“Nobody asked to have those houses torn down.”
Armbrister referred to attempts by neighbors to have the West Poplar Street house designated as a nuisance property, both on the local level and through a state nuisance and abatement officer.
“This property doesn’t even start to qualify for nuisance abatement,” he said while acknowledging the receiving of identical complaint information over and over along with a photo portfolio showing conditions at the house.
Armbrister specifically mentioned images sent to city officials of a car and city-issued garbage container out front. “What does that tell me?”
Commissioner Jon Cawley later continued in this vein with comments detailing his first-hand observations, including on a drive down West Poplar Street.
“And it was my impression that 141 looked better than the others,” Cawley said of a cluster of rental homes there.
The North Ward commissioner also alleged that a class bias is behind the complaints, one mirroring situations elsewhere.
“Most communities spend a certain amount of energy to zone out the poor — I’m not saying you people are doing that,” Cawley told Burke and others who’ve registered complaints.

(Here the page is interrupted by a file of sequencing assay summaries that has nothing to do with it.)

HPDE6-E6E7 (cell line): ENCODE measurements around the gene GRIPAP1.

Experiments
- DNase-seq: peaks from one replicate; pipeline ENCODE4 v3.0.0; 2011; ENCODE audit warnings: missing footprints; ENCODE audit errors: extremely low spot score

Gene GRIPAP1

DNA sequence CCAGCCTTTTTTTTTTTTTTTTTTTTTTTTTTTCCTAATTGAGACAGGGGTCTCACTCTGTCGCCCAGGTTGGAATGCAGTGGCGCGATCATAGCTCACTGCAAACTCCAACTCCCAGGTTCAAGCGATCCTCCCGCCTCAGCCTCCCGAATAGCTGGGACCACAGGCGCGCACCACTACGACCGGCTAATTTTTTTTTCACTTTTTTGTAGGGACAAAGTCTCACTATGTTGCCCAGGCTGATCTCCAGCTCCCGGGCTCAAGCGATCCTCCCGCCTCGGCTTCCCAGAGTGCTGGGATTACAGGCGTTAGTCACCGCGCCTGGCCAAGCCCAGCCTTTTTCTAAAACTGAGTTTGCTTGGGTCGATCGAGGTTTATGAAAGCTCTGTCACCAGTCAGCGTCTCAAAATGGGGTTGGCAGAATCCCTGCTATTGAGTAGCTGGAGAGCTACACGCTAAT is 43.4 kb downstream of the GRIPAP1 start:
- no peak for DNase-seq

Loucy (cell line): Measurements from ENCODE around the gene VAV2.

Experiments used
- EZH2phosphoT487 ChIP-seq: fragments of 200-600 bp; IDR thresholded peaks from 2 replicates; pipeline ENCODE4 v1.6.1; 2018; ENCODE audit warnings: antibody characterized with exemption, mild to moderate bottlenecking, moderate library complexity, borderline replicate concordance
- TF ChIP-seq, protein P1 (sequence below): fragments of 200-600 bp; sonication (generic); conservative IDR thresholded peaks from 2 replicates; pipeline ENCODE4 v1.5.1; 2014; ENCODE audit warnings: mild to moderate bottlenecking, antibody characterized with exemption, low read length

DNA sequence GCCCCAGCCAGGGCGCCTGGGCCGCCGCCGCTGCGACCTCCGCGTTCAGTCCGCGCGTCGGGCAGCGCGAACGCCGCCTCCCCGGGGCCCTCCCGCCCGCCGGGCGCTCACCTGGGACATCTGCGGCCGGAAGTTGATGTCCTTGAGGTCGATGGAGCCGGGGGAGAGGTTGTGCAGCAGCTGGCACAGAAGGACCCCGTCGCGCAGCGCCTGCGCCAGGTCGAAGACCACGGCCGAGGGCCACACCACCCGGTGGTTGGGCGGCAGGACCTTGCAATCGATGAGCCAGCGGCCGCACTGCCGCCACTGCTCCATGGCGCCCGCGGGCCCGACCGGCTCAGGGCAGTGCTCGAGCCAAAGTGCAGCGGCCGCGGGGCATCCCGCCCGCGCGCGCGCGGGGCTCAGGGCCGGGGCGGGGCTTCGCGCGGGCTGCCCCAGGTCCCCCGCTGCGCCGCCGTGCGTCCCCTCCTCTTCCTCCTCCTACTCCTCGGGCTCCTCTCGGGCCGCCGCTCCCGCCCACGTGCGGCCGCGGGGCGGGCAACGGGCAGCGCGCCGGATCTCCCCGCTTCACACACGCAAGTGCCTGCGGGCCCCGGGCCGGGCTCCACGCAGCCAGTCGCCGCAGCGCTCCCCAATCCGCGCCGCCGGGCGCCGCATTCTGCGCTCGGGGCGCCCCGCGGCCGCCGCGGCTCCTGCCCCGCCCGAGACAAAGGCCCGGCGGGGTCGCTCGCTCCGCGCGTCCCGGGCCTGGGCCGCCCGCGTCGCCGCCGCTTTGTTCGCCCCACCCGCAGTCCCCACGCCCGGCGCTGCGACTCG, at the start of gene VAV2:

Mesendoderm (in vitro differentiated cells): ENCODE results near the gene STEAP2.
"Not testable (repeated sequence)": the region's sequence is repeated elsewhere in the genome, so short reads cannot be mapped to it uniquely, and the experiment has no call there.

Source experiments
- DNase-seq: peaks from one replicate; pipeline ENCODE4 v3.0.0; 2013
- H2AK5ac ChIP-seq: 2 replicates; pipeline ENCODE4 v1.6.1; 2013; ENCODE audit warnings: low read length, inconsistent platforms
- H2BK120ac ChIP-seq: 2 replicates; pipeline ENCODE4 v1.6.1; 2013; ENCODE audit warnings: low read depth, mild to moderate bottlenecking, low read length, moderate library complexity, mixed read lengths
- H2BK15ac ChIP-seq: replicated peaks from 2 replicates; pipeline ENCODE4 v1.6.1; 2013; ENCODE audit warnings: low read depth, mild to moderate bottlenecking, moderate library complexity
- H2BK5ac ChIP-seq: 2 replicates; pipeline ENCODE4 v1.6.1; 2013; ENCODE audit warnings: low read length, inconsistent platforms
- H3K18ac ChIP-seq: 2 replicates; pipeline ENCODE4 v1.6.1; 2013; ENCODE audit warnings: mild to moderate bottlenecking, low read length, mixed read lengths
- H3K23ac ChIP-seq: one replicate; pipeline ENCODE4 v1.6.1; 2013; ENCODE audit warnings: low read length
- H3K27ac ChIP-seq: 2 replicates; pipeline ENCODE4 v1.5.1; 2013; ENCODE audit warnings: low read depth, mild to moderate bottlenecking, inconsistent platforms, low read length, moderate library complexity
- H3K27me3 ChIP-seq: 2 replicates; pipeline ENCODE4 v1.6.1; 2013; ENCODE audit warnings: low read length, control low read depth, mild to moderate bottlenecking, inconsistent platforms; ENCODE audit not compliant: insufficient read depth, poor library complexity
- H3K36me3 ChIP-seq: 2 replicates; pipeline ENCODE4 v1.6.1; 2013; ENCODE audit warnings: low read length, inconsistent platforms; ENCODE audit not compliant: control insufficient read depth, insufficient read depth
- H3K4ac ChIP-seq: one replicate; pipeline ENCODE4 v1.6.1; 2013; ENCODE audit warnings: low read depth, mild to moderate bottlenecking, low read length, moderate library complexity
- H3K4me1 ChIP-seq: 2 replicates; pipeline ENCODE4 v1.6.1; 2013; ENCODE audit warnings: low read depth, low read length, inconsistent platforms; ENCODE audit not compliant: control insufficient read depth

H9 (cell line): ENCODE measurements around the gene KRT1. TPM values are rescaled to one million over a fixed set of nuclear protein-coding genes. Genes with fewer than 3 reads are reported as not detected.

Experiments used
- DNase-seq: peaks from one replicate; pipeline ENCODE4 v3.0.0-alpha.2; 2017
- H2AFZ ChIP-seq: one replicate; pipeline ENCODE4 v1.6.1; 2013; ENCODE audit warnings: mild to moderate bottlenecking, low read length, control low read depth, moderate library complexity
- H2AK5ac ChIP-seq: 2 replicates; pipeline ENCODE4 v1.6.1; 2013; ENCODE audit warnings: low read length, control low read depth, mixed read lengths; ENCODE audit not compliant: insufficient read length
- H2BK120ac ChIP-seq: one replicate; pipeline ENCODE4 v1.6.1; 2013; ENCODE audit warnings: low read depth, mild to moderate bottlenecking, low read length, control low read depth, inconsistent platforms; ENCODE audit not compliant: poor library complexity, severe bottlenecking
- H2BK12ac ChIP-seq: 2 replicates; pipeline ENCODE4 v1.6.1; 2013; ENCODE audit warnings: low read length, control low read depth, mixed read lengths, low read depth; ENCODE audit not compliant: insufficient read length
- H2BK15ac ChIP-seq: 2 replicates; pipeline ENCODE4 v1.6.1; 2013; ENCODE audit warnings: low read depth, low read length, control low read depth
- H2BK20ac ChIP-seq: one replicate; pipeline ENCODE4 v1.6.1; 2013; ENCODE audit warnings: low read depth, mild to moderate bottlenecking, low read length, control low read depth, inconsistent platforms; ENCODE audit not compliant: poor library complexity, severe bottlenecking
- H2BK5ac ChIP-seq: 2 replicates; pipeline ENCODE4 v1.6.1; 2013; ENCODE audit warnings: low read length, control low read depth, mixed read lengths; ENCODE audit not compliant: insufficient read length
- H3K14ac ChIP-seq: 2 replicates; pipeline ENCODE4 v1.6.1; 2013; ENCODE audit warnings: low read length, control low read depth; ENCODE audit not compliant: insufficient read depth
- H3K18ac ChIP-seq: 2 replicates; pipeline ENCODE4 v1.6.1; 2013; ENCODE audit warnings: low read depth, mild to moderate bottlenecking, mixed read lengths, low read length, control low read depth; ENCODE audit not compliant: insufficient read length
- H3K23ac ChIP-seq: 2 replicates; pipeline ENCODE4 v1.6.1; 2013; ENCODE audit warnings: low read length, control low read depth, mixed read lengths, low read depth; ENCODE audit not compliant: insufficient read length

But everyone needs to consider what makes Mount Airy different from other places and the warm, small-town traits associated with that “birthright,” he said.
“The more we try to be like other places, the less we are like Mount Airy.”
Though Commissioner Armbrister said everything has been done within the confines of the law to address the situation on West Poplar Street, he acknowledged that enforcement improvements are needed. “We’ve identified our weak spots,” he said concerning plans to alter procedures to reach that objective.
Proposed changes were offered by Beamer, who since August has served as the city’s codes enforcement officer on a part-time basis (20 hours per week). Beamer replaced another part-time employee assigned this function by the private Benchmark company that supplies planning-related services to city government.